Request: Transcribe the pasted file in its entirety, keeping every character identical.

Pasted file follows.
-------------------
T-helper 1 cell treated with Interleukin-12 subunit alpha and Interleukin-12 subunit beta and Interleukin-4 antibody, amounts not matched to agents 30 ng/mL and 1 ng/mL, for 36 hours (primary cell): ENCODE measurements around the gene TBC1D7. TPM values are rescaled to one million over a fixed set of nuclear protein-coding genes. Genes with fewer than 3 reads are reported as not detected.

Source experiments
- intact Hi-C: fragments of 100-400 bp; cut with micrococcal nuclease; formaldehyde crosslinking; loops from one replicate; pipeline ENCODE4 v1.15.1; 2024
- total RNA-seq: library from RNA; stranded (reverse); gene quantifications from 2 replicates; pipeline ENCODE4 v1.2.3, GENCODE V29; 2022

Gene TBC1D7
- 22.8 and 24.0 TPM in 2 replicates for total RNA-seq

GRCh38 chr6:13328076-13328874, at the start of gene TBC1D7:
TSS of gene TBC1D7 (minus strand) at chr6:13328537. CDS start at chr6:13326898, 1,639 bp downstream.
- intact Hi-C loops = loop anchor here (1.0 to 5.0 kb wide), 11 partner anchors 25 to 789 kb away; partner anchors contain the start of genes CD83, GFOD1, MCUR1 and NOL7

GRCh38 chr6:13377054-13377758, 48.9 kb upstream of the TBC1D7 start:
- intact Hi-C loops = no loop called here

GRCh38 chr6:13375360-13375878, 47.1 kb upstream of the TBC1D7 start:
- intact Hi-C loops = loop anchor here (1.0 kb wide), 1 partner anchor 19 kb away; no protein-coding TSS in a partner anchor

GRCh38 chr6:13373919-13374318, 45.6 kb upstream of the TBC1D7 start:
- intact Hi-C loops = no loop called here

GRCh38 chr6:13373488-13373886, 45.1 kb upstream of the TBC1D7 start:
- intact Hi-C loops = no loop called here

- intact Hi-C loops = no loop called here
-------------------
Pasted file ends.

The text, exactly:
T-helper 1 cell treated with Interleukin-12 subunit alpha and Interleukin-12 subunit beta and Interleukin-4 antibody, amounts not matched to agents 30 ng/mL and 1 ng/mL, for 36 hours (primary cell): ENCODE measurements around the gene TBC1D7. TPM values are rescaled to one million over a fixed set of nuclear protein-coding genes. Genes with fewer than 3 reads are reported as not detected.

Source experiments
- intact Hi-C: fragments of 100-400 bp; cut with micrococcal nuclease; formaldehyde crosslinking; loops from one replicate; pipeline ENCODE4 v1.15.1; 2024
- total RNA-seq: library from RNA; stranded (reverse); gene quantifications from 2 replicates; pipeline ENCODE4 v1.2.3, GENCODE V29; 2022

Gene TBC1D7
- 22.8 and 24.0 TPM in 2 replicates for total RNA-seq

GRCh38 chr6:13328076-13328874, at the start of gene TBC1D7:
TSS of gene TBC1D7 (minus strand) at chr6:13328537. CDS start at chr6:13326898, 1,639 bp downstream.
- intact Hi-C loops = loop anchor here (1.0 to 5.0 kb wide), 11 partner anchors 25 to 789 kb away; partner anchors contain the start of genes CD83, GFOD1, MCUR1 and NOL7

GRCh38 chr6:13377054-13377758, 48.9 kb upstream of the TBC1D7 start:
- intact Hi-C loops = no loop called here

GRCh38 chr6:13375360-13375878, 47.1 kb upstream of the TBC1D7 start:
- intact Hi-C loops = loop anchor here (1.0 kb wide), 1 partner anchor 19 kb away; no protein-coding TSS in a partner anchor

GRCh38 chr6:13373919-13374318, 45.6 kb upstream of the TBC1D7 start:
- intact Hi-C loops = no loop called here

GRCh38 chr6:13373488-13373886, 45.1 kb upstream of the TBC1D7 start:
- intact Hi-C loops = no loop called here

- intact Hi-C loops = no loop called here